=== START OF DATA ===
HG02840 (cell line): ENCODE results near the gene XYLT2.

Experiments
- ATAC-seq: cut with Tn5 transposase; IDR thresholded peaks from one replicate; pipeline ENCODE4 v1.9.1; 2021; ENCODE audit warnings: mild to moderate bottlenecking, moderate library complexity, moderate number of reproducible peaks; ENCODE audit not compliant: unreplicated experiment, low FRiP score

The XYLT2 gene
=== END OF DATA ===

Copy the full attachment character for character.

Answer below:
HG02840 (cell line): ENCODE results near the gene XYLT2.

Experiments
- ATAC-seq: cut with Tn5 transposase; IDR thresholded peaks from one replicate; pipeline ENCODE4 v1.9.1; 2021; ENCODE audit warnings: mild to moderate bottlenecking, moderate library complexity, moderate number of reproducible peaks; ENCODE audit not compliant: unreplicated experiment, low FRiP score

The XYLT2 gene